And it’s the same with the mister(ess) (or, in fact, anyone your ex is seeing). If your kids are in emotional or physical danger, do everything you can to save them. Otherwise, back off.

Refrain from badmouthing the mister(ess) to your children. If he/she is a bad person or has selfish motivations, your kids will figure it out on their own and will withdraw from the person (and grow some grit in the process). Good.

And if your kids happen to bond with the mister(ess)?

Well that’s good too.

The more people a kid has in his or her corner, the better. No matter how they came to stand there.

No Reconciliation; Known Mister(ess)

It is a much more difficult situation when you know the mister(ess). In fact, that is one of the criteria for compound-complex infidelity. The affair partner may be a friend of yours, an acquaintance, or even family. You’re betrayal is twofold – from your spouse and from your friend/family member.

They are two distinct betrayals.

Treat them as such.

You’re not reconciling with your spouse, so the advice above still applies.

And as for the other?

That’s up to you.

If you want to try to keep him or her in your life, you will have to move past the anger and work towards forgiveness. If you always see them as the mister(ess), they can never again be your friend.

If you decide the betrayal is too great to maintain the relationship, you will have to move past the anger and work towards forgiveness. If you carry that venom, it will only serve to poison your future.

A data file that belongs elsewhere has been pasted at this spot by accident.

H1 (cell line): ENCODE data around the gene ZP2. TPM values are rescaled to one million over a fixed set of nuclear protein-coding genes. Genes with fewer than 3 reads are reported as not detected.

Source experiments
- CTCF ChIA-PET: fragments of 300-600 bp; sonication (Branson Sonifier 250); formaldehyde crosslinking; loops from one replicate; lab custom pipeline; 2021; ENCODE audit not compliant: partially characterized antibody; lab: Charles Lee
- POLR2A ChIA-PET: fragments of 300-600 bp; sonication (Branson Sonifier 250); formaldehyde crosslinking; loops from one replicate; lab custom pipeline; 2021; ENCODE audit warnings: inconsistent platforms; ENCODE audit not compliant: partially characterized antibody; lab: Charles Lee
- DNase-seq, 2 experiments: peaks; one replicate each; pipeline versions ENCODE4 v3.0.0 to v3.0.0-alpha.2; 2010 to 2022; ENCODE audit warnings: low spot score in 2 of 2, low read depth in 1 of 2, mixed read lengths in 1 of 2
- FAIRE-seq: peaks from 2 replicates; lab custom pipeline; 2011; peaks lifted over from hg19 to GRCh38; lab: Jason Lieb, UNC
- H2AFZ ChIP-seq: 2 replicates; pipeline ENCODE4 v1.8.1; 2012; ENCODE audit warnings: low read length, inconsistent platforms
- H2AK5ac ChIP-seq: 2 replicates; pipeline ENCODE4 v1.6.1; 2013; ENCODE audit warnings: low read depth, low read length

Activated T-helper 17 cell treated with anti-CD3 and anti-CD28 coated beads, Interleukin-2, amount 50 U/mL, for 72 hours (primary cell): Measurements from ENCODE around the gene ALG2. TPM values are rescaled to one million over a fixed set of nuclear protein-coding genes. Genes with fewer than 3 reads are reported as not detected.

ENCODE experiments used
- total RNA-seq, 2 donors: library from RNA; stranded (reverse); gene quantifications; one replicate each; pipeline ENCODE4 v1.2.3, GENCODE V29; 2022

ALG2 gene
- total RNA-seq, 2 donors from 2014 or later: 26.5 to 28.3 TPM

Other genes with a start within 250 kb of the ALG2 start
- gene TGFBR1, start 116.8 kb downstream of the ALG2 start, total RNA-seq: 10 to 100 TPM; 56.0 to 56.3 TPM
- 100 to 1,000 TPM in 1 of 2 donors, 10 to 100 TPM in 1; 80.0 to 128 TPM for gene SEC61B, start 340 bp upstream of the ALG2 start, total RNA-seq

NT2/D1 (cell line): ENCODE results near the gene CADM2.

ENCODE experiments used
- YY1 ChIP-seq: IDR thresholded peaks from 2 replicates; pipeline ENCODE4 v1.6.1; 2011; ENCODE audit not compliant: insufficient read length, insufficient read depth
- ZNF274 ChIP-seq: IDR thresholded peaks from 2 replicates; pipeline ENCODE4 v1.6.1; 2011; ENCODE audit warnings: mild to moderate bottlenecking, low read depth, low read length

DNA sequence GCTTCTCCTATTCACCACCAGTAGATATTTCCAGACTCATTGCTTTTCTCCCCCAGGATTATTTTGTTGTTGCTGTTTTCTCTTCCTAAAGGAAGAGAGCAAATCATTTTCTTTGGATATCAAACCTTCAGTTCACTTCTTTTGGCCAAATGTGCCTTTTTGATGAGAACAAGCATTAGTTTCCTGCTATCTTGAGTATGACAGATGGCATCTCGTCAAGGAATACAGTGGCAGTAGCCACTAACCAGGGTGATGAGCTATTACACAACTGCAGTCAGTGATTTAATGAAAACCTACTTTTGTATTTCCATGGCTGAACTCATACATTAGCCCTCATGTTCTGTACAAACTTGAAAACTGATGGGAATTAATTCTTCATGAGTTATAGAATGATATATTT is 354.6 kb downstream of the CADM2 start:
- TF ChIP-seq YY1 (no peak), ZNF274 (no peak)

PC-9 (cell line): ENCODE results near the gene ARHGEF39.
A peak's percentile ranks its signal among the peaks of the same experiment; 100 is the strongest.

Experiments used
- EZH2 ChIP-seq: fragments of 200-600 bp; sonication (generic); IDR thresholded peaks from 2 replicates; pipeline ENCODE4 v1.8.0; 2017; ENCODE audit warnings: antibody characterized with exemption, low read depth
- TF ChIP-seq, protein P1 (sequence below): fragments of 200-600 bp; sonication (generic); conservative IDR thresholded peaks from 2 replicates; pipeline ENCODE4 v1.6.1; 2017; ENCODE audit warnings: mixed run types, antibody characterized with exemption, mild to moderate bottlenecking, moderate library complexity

Either way, releasing the fixation on the mister(ess) is key to your freedom.

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Reconciliation; Unknown Mister(ess)

So you and your partner have decided to try to make the marriage work. Yet you’re still consumed by thoughts and questions about the mister(ess).

You would surely be upset if your partner was focused on the mister(ess) after an intention of reconciliation had been agreed upon (and if that is your case, are you sure they really want reconciliation?). Why is it any different for you to focus on the other person? If you are holding on to the ruminations about the mister(ess), you are holding the marriage back.

Whatever you nurture, grows. If you want to save your marriage, that’s where your focus must lie. Not on what helped tear it apart.

Reconciliation; Known Mister(ess)

Hat’s off to you. You’re in perhaps the most difficult position of all. Remember, you have decided to try to salvage and repair your marriage. Focus on restoration rather than the storm.